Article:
But as Dell, now with $49 billion in sales, charges toward its $80 billion goal, growth is getting harder -- and more of it will come far from its Austin (Tex.) roots. Dell and Rollins realized three years ago that the company's once magic combination of high-quality goods, low prices, and super-lean efficiency would no longer suffice; they had to figure out talent management as well. They ordered up a new training program, designed in-house, and taught primarily by Dell's own top managers, including themselves. The two chiefs submitted to 360-degree assessments in the hope of inspiring their executives to do the same. Pay is now determined in part by how well a manager does at nurturing people.
As a result, Marmonti has rearranged the way he does his job. He now spends 30% to 35% of his time on people, more than in the past, and personally mentors many more managers. "Once we understood the type of leaders and numbers we would need, we looked inside our business and said, 'Do we have what we need to get there?"' says Marmonti. He continues to have a coach and get regular feedback on his own performance, part of the long-term component of Leadership Edge.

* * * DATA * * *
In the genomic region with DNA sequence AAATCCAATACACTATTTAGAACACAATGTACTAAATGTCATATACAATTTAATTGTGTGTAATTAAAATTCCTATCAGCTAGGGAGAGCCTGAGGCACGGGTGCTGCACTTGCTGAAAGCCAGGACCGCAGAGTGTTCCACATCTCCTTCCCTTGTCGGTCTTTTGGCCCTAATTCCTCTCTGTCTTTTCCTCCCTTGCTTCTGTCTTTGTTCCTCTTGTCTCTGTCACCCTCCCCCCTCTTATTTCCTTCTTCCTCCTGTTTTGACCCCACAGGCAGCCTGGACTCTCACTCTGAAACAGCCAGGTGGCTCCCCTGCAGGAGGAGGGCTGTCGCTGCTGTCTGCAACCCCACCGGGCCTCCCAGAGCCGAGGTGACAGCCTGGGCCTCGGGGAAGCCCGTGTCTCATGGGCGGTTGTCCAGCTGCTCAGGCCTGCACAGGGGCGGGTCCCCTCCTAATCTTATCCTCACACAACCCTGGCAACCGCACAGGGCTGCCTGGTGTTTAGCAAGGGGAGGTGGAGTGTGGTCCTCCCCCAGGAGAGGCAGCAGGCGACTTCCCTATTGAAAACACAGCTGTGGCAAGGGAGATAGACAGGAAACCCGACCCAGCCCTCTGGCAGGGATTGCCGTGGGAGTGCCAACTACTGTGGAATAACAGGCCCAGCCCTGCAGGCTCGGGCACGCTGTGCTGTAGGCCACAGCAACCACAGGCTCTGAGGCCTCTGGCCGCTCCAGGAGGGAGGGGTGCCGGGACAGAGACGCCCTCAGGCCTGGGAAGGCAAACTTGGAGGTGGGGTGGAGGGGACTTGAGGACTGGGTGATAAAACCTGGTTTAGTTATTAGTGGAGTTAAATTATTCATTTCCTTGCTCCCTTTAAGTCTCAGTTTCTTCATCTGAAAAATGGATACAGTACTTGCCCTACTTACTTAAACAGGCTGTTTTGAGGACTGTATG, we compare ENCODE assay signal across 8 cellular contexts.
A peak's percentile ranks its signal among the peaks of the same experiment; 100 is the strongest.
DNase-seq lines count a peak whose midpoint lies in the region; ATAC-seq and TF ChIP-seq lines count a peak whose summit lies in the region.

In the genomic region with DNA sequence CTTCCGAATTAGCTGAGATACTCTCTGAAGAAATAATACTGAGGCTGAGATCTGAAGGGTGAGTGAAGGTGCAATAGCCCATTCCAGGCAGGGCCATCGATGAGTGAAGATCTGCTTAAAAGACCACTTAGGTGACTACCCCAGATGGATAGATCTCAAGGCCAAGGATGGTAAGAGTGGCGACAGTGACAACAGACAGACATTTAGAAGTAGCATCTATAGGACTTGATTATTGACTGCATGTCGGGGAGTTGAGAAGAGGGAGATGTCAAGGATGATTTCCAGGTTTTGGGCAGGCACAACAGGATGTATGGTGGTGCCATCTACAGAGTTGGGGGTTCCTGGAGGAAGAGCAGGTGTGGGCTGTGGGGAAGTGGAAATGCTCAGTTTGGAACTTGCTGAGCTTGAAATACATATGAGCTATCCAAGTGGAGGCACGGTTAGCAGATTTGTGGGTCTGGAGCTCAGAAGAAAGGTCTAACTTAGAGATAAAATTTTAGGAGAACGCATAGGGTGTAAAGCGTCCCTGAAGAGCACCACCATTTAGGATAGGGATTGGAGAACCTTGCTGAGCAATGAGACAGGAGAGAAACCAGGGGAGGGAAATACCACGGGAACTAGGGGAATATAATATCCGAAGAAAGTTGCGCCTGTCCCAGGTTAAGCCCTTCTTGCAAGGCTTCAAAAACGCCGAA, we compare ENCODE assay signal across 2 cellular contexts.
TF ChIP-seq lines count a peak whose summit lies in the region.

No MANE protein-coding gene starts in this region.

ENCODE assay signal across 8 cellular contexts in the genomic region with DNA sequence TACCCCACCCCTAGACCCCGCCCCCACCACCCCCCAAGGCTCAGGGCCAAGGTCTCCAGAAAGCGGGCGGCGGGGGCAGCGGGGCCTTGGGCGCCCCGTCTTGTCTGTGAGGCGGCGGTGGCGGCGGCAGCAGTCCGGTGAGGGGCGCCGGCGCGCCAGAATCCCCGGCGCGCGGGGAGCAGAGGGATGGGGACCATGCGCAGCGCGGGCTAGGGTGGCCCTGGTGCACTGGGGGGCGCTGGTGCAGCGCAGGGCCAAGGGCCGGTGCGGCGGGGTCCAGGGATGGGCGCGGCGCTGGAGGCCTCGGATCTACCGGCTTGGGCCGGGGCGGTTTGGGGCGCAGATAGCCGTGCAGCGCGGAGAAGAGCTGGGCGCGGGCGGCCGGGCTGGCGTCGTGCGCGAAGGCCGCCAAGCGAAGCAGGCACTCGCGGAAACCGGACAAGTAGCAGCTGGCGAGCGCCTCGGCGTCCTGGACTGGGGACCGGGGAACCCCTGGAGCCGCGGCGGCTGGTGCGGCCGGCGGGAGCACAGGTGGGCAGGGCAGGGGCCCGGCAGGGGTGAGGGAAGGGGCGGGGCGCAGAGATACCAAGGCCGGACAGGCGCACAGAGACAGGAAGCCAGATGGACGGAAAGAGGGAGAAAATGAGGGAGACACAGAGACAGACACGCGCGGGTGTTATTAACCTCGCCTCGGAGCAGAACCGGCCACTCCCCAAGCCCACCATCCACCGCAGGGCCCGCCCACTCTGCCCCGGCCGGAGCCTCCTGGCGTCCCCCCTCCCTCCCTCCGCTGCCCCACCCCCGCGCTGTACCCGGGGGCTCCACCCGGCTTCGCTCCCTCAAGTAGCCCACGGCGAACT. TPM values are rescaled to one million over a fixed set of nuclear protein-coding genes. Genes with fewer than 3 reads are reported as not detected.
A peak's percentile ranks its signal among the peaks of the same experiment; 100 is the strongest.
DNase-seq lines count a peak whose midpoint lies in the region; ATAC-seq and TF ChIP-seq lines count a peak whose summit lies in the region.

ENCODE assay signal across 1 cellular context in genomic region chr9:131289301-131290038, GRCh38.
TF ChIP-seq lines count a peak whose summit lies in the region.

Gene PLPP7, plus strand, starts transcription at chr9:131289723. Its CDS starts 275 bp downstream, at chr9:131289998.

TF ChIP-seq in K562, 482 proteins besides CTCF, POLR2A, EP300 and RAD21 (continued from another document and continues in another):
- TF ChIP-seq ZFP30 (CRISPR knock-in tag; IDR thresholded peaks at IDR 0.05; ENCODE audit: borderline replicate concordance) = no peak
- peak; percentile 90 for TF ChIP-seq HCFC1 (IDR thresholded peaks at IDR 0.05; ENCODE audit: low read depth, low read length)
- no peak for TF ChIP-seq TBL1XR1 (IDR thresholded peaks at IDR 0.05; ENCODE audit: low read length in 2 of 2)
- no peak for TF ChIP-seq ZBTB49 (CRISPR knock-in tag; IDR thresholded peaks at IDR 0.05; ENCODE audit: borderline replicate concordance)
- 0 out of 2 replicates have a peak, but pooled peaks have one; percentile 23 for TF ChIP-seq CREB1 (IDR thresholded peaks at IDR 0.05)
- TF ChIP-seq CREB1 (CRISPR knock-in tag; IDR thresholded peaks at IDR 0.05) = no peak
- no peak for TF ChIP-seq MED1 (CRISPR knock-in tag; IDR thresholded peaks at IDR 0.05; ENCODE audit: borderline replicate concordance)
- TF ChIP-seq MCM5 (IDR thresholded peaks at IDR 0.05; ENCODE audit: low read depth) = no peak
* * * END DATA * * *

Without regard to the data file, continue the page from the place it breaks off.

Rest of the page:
Although not enough time has passed yet to know for sure if the broader program is working, Marmonti's group is doing well on the measurements that are available. Its score on Dell's employee satisfaction survey has jumped 20% in the last 15 months. The real test will be if Dell retains those employees and turns them into the next generation of leaders.